Much of Osborn’s regimens above are focused on the water or phlegm.  Most of these steps serve to eliminate water from the body.   Relating this to the last sentence in this section, note that Jaundice is sometimes associated with the Dropsy along with Consumption.  The disease progression implied here is from water to yellow bile, and from one organ or organ system to another.  An old adage in medicine often talked about is the wandering uterus theory for feminine complaints like missed or irregular periods, and in the modern sense, diseasese like hysteria (today’s PMS) linked to the uncontrolled wandering of the uterus about the body. 

This led me to conceptualize Osborn’s philosophy as something very much akn to the wandering uterus theory, whcih I termed the “wandering humours” or “wandering pathogenesis” theory–the notion that a disease first manifests in one part of the body and then proceeds along the proper pathways influencing other parts of the body.   This may be something metaphysically envisioned by Osborn, or something he sees as blood- or humours-born, still metaphysical and”ens” based (in the philosophical and alchemical sense, related to one’s “entia” or ‘being’, a Paracelsian-Van Helmontian metaphysical vital force-like concept; for more, see also my notes on alchemist Starkey and Osborn’s ens veneris formula).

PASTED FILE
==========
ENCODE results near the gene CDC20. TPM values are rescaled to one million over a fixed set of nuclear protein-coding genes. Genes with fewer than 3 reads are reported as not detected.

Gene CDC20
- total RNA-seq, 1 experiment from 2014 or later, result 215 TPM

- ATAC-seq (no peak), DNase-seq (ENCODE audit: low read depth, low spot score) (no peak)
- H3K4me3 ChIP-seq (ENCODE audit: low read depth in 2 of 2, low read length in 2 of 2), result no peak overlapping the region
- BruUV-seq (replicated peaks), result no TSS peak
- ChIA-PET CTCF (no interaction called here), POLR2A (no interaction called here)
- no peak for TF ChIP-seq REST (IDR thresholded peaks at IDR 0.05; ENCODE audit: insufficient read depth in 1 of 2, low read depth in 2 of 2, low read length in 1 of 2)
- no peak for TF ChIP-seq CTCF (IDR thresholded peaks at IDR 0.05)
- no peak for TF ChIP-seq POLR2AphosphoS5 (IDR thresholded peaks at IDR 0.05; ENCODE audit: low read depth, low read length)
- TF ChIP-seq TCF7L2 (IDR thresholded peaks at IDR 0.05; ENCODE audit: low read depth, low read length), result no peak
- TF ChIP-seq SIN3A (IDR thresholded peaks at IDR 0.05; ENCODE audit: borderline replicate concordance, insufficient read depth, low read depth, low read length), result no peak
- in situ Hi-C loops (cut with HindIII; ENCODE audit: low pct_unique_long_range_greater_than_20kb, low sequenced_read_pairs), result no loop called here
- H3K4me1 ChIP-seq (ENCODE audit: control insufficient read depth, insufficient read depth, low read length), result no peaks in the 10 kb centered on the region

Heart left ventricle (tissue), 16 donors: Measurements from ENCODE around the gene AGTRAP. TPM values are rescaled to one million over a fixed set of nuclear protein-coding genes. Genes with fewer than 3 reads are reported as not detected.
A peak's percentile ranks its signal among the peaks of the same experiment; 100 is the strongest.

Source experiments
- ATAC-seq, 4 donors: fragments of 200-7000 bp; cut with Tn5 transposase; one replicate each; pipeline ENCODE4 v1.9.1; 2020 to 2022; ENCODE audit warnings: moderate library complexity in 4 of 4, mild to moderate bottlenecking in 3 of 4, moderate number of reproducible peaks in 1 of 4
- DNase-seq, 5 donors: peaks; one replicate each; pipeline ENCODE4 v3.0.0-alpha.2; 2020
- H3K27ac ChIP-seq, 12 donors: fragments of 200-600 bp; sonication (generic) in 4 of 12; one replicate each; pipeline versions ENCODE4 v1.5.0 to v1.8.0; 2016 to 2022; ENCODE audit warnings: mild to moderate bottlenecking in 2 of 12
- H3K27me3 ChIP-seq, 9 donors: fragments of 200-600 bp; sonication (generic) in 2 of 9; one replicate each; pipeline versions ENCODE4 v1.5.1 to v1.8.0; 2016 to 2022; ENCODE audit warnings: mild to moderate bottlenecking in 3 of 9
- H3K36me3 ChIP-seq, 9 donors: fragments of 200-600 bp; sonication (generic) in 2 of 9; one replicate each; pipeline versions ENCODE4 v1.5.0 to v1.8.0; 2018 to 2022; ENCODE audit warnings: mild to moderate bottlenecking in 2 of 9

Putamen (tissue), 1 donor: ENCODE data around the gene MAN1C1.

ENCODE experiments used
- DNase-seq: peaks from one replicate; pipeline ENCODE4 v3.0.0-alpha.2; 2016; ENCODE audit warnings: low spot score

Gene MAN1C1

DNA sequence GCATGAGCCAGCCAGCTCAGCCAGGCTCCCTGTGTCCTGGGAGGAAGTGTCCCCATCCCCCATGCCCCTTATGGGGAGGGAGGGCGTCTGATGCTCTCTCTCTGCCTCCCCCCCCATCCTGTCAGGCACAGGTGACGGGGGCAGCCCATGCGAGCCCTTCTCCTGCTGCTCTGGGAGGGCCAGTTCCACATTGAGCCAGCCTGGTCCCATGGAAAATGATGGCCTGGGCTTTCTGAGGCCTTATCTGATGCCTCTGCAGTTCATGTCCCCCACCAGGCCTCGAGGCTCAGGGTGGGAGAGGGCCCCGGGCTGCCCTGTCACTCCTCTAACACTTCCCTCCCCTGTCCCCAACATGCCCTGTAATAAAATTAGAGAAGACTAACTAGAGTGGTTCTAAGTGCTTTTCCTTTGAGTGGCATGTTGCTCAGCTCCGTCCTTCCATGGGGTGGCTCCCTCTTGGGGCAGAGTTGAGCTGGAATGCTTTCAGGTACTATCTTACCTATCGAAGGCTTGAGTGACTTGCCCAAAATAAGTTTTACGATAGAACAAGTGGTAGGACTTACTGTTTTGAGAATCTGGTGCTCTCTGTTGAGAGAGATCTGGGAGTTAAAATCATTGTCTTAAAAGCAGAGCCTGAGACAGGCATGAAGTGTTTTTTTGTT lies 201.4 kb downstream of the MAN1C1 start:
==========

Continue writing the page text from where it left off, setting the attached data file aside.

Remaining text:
When consumption sets in as painful (thus the need for anodynes), it is again in one of its worst states.   Such is the result of continuously coughing up of black bile and blood during a relapse of the disease.

In terms of the materia medica.  “Duratiks” start this therapeutic process–diuretics recommended by Osborn in order to remove excess water or phlegm from the body.  Expectorants, poultices and foments (something like hot towel applications) are designed to accomplish much the same, but in different ways. The extremely drying red lead Plaster Emplastrum De Minio is applied to draw out the humours of water very aggressively. As Osborn states, blisters on the legs are also used to draw out vast amounts of water; we would expect these to be tried by Osborn for treating congestive heart failure and the onset of edema in the legs. 

He also states, “if you must come to tapping, should refer you to Sharpe, Turner or Shaw.”  In the first attempt to udnerstand this, I interpreted this term to refer to blood letting.  The problem with this interpretation is that Osborn could have referred to any medical book were he referring to simple bleeding the patient.  Due to its relation to these 3 authors, I have since decided that Osborn must be referring to the need to draw water out from the body.  Such would be the case for a goal of removing the ascites fluid in the abomen, or removing the fluids accumulated between the pleural sac around the lung and the inner chest wall (probably much less commonly related to Osborn’s phrase).